I picked these as I walked in the rain this morning--spent dandelions. Not a single one of them was in yellow bloom when I picked it, but when I went to arrange them this afternoon, one of them had exploded into seed. Performance art!
Tuesday, April 29, 2014
I've done a lots of flower arrangements in the past few days--some for a wedding and some for myself--but none did I enjoy making quite as much as I did making this one. It started with the black vase (which magically reappeared after I thought I'd lost it), proceeded to the flame azalea (which the deer inexplicably let bloom this year), and continued on through a couple of minutes of trying to decide how to position this beautiful, curved asparagus spear (which I'd cut, along with others,at Flower Camp on Sunday). I kept trying to use it upright, but that just wasn't working, so I tried just leaning it on the vase (which didn't work either), then I tried laying it horizontally through the azalea and across the lip of the vase. This I like!
P.S. There's a little bit of peony foliage in this, too.
P.S. There's a little bit of peony foliage in this, too.
Monday, April 28, 2014
Aha--I now know the name of the weed on the right. It's lesser celandine. Thanks, Libbey Oliver! The leaves on the left are sorrel, a gift from Erin Bishop on Easter Sunday. Can't believe how long they have lasted, but Erin "packaged" them perfectly by putting them in this narrow glass with a paper towel around the stems and the towel wicking up water. The leaves are so sour--like a lemon!
Saturday, April 26, 2014
What a gorgeous day! I'm posting this from the front porch of cabin at Flower Camp where a blue-gray gnatcatcher is flitting around in the dogwood, a breeze is keeping the temperature right around perfect, and the sun catching the treetops across the river is making them luminous.Amazing. But back to the subject at hand: the two most interesting things in the garden today were this deep purple, early-blooming iris and asparagus shoots. I combined them in a bottle then decided they needed an anchor, so I added a ligularia leaf. The colors are prettier, and more subtle, than they appear in the photograph.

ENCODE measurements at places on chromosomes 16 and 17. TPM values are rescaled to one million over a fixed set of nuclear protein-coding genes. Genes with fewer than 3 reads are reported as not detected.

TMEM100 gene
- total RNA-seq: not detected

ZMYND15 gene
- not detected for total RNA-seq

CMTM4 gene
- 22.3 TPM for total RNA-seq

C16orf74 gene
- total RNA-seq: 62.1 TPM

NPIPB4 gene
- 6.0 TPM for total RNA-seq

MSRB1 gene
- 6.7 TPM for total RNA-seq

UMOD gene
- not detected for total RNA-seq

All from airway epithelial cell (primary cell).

Friday, April 25, 2014
I spent all day yesterday arranging wedding flowers and, by nightfall, I didn't feel like creating a windowsill arrangement. Today I was still in "quiet down" mode (having overdosed on flowers) and the only thing that really moved me when I finally got outside to garden, was this little tuft of grass that came up beautifully intact when I weeded it out of the garden. Dropped it, dirt and all, into this little clay pot, gave it platform to stand on, and, voila, something sweet and simple that I'm enjoying looking at. To keep the pot straight, I tucked a little twig under one side of it and that actually added something visually interesting.
Here's the chaos of color that was occupying the windowsill when I decided I had to clear it (and my mind) out.
Thursday, April 24, 2014
Must be time for Garden Week in Virginia, because our native columbine is blooming. Other things may lag or bloom prematurely, but it seems to me this red columbine is always blooming during the last two weekes of April. The other wonderful spring material in this arrangements is variegated Japanese Solomon's seal. This year it didn't even start poking out of the ground until around the first of April, but it came on really fast and now has the beautiful dangling white flowers and graceful leafscapes it's famous for.